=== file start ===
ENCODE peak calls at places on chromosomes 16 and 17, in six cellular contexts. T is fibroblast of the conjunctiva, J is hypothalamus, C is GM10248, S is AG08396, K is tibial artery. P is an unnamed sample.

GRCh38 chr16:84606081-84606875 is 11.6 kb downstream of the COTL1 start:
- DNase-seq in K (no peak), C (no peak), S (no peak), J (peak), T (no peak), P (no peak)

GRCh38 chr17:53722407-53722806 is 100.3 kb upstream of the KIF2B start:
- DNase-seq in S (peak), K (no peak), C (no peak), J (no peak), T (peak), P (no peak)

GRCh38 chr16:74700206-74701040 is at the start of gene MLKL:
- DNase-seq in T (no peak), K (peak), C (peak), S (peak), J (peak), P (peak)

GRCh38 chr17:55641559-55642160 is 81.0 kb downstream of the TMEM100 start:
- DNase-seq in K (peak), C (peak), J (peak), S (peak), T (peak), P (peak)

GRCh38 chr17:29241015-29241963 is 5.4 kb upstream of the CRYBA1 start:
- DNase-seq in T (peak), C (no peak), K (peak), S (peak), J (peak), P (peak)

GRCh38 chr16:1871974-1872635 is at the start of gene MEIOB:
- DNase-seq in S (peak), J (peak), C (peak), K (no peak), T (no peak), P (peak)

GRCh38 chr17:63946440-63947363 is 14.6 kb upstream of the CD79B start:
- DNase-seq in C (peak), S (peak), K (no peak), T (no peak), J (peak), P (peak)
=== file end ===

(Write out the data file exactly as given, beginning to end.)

ENCODE peak calls at places on chromosomes 16 and 17, in six cellular contexts. T is fibroblast of the conjunctiva, J is hypothalamus, C is GM10248, S is AG08396, K is tibial artery. P is an unnamed sample.

GRCh38 chr16:84606081-84606875 is 11.6 kb downstream of the COTL1 start:
- DNase-seq in K (no peak), C (no peak), S (no peak), J (peak), T (no peak), P (no peak)

GRCh38 chr17:53722407-53722806 is 100.3 kb upstream of the KIF2B start:
- DNase-seq in S (peak), K (no peak), C (no peak), J (no peak), T (peak), P (no peak)

GRCh38 chr16:74700206-74701040 is at the start of gene MLKL:
- DNase-seq in T (no peak), K (peak), C (peak), S (peak), J (peak), P (peak)

GRCh38 chr17:55641559-55642160 is 81.0 kb downstream of the TMEM100 start:
- DNase-seq in K (peak), C (peak), J (peak), S (peak), T (peak), P (peak)

GRCh38 chr17:29241015-29241963 is 5.4 kb upstream of the CRYBA1 start:
- DNase-seq in T (peak), C (no peak), K (peak), S (peak), J (peak), P (peak)

GRCh38 chr16:1871974-1872635 is at the start of gene MEIOB:
- DNase-seq in S (peak), J (peak), C (peak), K (no peak), T (no peak), P (peak)

GRCh38 chr17:63946440-63947363 is 14.6 kb upstream of the CD79B start:
- DNase-seq in C (peak), S (peak), K (no peak), T (no peak), J (peak), P (peak)